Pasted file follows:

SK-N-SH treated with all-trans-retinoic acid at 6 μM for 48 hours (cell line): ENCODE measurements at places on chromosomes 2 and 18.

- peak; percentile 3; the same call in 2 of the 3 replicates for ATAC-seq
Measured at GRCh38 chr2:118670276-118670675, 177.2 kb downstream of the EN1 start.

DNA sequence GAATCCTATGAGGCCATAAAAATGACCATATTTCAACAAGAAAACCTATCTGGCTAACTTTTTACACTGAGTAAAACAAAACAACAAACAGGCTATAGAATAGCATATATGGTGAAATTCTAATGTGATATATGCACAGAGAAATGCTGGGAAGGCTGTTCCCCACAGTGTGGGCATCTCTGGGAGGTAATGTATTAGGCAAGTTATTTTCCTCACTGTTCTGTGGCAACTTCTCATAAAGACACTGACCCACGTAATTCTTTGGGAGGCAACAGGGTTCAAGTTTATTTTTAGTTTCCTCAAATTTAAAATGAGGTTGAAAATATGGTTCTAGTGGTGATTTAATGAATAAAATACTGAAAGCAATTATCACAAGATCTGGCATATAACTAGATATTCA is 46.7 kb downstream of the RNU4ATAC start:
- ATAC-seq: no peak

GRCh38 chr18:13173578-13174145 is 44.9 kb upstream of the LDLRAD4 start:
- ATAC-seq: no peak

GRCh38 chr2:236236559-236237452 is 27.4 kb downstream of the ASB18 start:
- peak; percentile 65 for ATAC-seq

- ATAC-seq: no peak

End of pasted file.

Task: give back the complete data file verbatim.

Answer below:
SK-N-SH treated with all-trans-retinoic acid at 6 μM for 48 hours (cell line): ENCODE measurements at places on chromosomes 2 and 18.

- peak; percentile 3; the same call in 2 of the 3 replicates for ATAC-seq
Measured at GRCh38 chr2:118670276-118670675, 177.2 kb downstream of the EN1 start.

DNA sequence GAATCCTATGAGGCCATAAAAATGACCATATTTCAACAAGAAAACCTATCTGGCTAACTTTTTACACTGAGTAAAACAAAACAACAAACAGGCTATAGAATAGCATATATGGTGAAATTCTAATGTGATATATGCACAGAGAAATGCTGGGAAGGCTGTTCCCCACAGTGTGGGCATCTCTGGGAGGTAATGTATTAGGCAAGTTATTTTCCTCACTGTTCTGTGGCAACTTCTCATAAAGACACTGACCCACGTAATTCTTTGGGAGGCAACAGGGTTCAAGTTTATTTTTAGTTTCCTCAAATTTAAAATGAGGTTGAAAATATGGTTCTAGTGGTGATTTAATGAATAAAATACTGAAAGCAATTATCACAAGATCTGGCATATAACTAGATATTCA is 46.7 kb downstream of the RNU4ATAC start:
- ATAC-seq: no peak

GRCh38 chr18:13173578-13174145 is 44.9 kb upstream of the LDLRAD4 start:
- ATAC-seq: no peak

GRCh38 chr2:236236559-236237452 is 27.4 kb downstream of the ASB18 start:
- peak; percentile 65 for ATAC-seq

- ATAC-seq: no peak